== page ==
Is it possible to design an EDF (Electric Ducted Fan), with two counterrotating blades, that will have more thrust than two separate EDFs with the same blades?
The primary reasons you'd want contra-rotating pairs with conventional (unducted) propellers are cancellation of torque/P-factor, and delivering more power with a limitation on diameter (tip speed, usually, or landing gear height).
Neither of these really applies to ducted fans; it's easy to null out the slipstream rotation with fixed vanes in the duct, and flow is always perfectly axial so there's no P-factor to worry about. Further, pitch can be built high enough to absorb the needed power without supersonic blade tips, and generally is.
Bottom line, there's nothing to be gained from the extra weight and complexity of contrarotating fans in a duct compared to just using a slightly larger fan and motor to deliver the increased thrust you're chasing.
Probably not. In general, a stacked pair of contra-rotating propellers produces somewhere around 70%-80% the thrust of the same two props if mounted separately (Peter Kaempf can tell you the exact number). This is true regardless of whether the props are turned by electricity or gasoline.
Inline, contra-rotating EDF do exist in the RC community but they are very hard to get right. What does not exist are inline EDF configurations that produce more thrust than the two EDF units mounted separately.
There have been many failed attempts to get inline EDF to produce more thrust than a single EDF but there have been several successful attempts.
In case the above statement escaped your notice let me rephrase it: a lot of attempts putting two EDF units inline fail to produce significantly more thrust than a single EDF. My own attempts got me around 0% to 10% more thrust while using around twice the current. It's hard to get it right. But some people have managed to get more than that.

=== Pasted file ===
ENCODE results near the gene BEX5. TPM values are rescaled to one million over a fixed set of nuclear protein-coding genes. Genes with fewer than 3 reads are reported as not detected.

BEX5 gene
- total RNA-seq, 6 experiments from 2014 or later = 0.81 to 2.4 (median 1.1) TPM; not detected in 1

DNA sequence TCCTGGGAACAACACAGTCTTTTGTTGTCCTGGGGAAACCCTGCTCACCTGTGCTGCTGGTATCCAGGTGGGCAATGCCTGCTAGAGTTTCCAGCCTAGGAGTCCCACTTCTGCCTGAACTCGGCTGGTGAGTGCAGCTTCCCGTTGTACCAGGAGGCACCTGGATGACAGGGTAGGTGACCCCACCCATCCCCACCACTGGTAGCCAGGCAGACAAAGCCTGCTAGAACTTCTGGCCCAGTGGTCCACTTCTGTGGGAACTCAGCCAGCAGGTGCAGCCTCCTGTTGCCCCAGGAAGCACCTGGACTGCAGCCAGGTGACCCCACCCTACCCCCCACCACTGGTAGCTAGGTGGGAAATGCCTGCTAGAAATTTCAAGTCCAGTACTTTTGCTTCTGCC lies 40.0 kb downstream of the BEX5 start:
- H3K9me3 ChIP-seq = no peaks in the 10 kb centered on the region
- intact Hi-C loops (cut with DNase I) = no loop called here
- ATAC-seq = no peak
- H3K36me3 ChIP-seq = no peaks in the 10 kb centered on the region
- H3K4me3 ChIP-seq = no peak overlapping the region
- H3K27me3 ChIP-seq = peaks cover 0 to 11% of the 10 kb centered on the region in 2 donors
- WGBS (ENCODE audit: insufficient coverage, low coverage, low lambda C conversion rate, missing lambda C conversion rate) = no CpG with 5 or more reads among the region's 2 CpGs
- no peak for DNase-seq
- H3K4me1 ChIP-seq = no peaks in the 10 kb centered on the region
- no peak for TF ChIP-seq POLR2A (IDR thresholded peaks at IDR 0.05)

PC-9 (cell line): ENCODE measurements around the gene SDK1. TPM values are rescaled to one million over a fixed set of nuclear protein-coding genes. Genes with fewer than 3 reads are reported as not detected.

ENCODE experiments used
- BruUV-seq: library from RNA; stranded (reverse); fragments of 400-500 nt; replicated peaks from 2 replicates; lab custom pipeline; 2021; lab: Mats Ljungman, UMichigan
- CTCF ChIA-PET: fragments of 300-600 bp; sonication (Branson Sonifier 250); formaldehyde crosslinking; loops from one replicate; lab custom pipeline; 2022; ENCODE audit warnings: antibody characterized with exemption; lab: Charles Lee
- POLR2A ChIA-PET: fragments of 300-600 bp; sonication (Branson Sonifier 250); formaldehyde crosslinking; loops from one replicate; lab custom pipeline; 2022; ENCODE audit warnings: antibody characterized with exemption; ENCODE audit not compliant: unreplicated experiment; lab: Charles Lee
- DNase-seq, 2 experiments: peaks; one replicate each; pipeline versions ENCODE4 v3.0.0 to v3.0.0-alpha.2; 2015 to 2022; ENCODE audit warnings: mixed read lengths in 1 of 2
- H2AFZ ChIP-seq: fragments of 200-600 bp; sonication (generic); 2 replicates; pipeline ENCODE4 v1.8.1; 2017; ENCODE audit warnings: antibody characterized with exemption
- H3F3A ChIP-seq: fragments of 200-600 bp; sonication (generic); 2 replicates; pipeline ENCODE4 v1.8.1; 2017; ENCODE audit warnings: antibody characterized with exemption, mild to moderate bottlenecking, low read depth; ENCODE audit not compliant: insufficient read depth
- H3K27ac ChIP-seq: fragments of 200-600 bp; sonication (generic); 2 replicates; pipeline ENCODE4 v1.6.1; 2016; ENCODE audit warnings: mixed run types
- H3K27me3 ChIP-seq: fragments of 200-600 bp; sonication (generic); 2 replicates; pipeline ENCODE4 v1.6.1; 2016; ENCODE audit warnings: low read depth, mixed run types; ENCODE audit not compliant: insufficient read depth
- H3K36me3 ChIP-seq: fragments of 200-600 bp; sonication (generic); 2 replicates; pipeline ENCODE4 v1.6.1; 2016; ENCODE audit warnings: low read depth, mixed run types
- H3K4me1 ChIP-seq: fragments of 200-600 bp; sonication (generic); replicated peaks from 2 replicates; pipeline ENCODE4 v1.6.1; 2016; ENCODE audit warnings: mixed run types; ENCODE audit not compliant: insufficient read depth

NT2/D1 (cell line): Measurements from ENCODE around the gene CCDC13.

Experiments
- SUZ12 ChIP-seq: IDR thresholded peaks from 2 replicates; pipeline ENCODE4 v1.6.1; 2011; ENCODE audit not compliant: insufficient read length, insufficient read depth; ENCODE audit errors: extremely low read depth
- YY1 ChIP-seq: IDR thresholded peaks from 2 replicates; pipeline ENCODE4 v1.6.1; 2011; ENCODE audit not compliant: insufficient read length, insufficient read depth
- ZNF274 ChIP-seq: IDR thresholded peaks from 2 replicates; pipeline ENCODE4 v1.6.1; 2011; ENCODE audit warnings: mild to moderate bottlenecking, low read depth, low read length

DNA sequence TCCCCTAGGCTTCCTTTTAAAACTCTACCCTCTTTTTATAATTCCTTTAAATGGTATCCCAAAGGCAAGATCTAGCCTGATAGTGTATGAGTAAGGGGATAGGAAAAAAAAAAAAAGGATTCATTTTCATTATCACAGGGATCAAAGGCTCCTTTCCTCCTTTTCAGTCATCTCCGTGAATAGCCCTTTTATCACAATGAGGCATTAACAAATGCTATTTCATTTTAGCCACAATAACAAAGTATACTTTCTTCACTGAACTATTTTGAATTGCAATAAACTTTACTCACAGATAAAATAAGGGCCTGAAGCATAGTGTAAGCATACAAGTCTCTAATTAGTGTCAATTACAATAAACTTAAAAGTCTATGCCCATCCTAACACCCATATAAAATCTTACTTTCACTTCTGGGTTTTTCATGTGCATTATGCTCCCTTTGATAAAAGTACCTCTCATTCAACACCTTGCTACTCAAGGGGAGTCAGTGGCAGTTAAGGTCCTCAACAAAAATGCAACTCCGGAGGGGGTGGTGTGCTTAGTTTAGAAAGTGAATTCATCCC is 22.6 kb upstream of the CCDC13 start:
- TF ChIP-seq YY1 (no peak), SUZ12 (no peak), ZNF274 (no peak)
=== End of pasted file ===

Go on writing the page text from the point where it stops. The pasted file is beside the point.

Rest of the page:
Of those who've successfully flown twin inline EDF units the advantage seems to be not extra thrust but higher overall efflux speed. Generally the rear EDF would have a higher pitch fan so it can accelerate the output of the first EDF without slowing it down. You will end up with a heavier plane with almost no gain in thrust but hopefully a higher top speed.
The main problem is if you get the pitch of the rear EDF wrong then it will simply act as an airbrake instead of an accelerator (you will sometimes notice this phenomena with pattern planes and motor gliders - non EDF - where diving with the prop spinning is slower than with the prop stopped).
The following are some of the more successful discussions/articles from various RC forums over the years. Unfortunately a lot of original content on the results of some of the projects are no longer online but the forum thread is still there:
Non-inline staged EDF
There is one interesting experiment that used two regular EDF fans one behind the other but is not inline. Instead the first EDF is installed in a cheater hole that blows additional air into the intake from above the plane. This also did not get twice the thrust but got more than the usual amount of almost nothing. You can see the video of it here: